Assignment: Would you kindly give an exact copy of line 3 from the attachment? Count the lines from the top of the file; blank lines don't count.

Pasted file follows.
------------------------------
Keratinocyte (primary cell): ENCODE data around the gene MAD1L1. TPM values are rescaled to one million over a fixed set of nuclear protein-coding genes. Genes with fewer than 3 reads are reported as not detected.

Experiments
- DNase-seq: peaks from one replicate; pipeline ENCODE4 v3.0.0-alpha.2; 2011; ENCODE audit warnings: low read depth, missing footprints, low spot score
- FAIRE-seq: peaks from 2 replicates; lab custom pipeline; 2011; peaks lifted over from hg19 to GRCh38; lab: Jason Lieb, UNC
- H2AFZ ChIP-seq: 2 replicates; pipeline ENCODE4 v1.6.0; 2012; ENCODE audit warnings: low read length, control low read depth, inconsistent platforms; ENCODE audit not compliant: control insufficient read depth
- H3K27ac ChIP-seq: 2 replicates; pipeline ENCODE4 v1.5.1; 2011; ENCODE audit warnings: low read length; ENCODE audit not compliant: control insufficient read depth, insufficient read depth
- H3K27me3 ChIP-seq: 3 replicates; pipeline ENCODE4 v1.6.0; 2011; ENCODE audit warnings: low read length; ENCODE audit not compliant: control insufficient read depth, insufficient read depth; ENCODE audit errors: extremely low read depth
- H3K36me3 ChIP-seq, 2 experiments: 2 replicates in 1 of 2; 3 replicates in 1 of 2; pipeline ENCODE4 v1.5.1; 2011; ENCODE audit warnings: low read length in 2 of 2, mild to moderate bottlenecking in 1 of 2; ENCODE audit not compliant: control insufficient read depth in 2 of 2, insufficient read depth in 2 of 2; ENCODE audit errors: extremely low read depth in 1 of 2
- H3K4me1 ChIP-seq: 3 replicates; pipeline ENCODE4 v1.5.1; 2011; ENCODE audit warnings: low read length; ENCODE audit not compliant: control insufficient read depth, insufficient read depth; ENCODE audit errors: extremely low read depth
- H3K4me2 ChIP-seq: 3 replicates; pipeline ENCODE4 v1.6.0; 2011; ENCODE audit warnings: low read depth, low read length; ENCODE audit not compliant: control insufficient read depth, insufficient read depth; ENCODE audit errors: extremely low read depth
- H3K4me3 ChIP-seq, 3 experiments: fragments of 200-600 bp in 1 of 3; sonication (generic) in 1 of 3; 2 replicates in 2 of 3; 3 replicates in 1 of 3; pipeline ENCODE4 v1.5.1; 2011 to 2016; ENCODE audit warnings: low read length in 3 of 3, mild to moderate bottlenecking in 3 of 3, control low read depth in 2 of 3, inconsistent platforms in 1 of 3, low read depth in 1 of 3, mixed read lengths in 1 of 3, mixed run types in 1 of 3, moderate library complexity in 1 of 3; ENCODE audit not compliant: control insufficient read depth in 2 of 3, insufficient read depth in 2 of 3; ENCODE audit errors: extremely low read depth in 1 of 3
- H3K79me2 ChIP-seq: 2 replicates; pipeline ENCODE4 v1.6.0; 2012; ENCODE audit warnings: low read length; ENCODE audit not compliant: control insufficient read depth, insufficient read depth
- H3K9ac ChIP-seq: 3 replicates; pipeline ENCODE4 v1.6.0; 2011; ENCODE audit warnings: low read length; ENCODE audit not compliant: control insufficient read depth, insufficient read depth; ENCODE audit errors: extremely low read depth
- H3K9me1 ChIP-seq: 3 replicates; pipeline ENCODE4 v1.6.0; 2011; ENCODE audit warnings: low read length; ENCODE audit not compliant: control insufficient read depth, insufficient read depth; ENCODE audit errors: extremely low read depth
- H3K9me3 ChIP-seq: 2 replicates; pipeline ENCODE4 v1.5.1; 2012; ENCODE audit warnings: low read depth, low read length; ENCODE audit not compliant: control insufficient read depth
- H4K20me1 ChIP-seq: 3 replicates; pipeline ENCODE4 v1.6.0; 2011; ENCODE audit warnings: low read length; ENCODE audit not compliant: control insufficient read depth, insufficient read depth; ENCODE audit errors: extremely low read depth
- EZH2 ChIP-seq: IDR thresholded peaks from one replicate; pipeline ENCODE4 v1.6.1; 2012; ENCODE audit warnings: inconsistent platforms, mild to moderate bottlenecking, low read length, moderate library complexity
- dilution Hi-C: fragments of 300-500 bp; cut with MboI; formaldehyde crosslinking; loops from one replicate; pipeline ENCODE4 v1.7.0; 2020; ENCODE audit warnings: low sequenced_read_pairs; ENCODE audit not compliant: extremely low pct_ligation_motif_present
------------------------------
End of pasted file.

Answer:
- DNase-seq: peaks from one replicate; pipeline ENCODE4 v3.0.0-alpha.2; 2011; ENCODE audit warnings: low read depth, missing footprints, low spot score